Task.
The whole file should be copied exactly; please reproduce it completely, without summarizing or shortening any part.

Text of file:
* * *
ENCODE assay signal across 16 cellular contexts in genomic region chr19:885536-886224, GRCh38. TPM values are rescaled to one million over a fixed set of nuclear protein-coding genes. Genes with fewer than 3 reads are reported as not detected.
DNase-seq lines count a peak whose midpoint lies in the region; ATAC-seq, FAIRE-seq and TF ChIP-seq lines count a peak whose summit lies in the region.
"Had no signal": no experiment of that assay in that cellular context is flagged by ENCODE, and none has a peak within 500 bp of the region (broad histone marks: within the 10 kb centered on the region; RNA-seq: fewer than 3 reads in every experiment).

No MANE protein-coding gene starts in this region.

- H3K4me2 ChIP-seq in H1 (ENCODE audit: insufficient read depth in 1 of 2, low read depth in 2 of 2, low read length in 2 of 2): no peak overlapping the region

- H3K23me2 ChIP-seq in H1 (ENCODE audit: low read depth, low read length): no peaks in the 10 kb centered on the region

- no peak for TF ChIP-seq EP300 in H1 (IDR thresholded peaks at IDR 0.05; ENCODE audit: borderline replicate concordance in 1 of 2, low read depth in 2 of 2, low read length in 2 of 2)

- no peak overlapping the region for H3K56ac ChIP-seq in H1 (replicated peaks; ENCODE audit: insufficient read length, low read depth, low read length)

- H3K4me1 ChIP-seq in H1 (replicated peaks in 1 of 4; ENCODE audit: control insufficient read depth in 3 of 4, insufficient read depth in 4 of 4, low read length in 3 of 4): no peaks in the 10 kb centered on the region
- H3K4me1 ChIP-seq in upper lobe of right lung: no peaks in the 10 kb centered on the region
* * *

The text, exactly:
ENCODE assay signal across 16 cellular contexts in genomic region chr19:885536-886224, GRCh38. TPM values are rescaled to one million over a fixed set of nuclear protein-coding genes. Genes with fewer than 3 reads are reported as not detected.
DNase-seq lines count a peak whose midpoint lies in the region; ATAC-seq, FAIRE-seq and TF ChIP-seq lines count a peak whose summit lies in the region.
"Had no signal": no experiment of that assay in that cellular context is flagged by ENCODE, and none has a peak within 500 bp of the region (broad histone marks: within the 10 kb centered on the region; RNA-seq: fewer than 3 reads in every experiment).

No MANE protein-coding gene starts in this region.

- H3K4me2 ChIP-seq in H1 (ENCODE audit: insufficient read depth in 1 of 2, low read depth in 2 of 2, low read length in 2 of 2): no peak overlapping the region

- H3K23me2 ChIP-seq in H1 (ENCODE audit: low read depth, low read length): no peaks in the 10 kb centered on the region

- no peak for TF ChIP-seq EP300 in H1 (IDR thresholded peaks at IDR 0.05; ENCODE audit: borderline replicate concordance in 1 of 2, low read depth in 2 of 2, low read length in 2 of 2)

- no peak overlapping the region for H3K56ac ChIP-seq in H1 (replicated peaks; ENCODE audit: insufficient read length, low read depth, low read length)

- H3K4me1 ChIP-seq in H1 (replicated peaks in 1 of 4; ENCODE audit: control insufficient read depth in 3 of 4, insufficient read depth in 4 of 4, low read length in 3 of 4): no peaks in the 10 kb centered on the region
- H3K4me1 ChIP-seq in upper lobe of right lung: no peaks in the 10 kb centered on the region